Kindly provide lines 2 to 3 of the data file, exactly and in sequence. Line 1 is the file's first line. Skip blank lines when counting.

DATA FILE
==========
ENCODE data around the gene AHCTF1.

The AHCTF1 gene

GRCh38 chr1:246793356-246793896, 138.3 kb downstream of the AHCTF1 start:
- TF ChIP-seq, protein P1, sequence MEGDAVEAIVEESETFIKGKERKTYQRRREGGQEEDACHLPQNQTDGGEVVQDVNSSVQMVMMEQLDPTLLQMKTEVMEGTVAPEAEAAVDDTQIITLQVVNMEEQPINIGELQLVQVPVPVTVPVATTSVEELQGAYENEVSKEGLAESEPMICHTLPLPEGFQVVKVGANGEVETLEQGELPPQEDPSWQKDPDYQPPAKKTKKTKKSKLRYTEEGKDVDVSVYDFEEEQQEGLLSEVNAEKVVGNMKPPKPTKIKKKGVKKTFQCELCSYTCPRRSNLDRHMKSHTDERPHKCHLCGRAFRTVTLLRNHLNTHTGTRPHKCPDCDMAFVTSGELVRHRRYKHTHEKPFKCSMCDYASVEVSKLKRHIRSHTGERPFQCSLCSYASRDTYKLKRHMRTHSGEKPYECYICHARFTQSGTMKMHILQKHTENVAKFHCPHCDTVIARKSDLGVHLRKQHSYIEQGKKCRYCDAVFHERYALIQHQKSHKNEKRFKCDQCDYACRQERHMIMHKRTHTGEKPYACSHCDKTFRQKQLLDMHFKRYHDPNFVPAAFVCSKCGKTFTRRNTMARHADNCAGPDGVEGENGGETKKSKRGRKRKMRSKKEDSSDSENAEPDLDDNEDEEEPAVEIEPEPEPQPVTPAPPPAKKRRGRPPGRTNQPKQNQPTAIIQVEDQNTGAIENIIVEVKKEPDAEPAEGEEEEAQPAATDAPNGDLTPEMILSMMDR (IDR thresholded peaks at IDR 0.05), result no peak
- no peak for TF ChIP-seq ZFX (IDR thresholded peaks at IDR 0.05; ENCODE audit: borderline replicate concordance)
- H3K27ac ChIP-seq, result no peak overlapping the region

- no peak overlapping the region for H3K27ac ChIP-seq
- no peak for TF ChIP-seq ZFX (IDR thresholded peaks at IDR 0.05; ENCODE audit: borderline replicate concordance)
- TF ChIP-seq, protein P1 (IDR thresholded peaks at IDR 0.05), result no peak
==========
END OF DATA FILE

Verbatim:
The AHCTF1 gene

GRCh38 chr1:246793356-246793896, 138.3 kb downstream of the AHCTF1 start: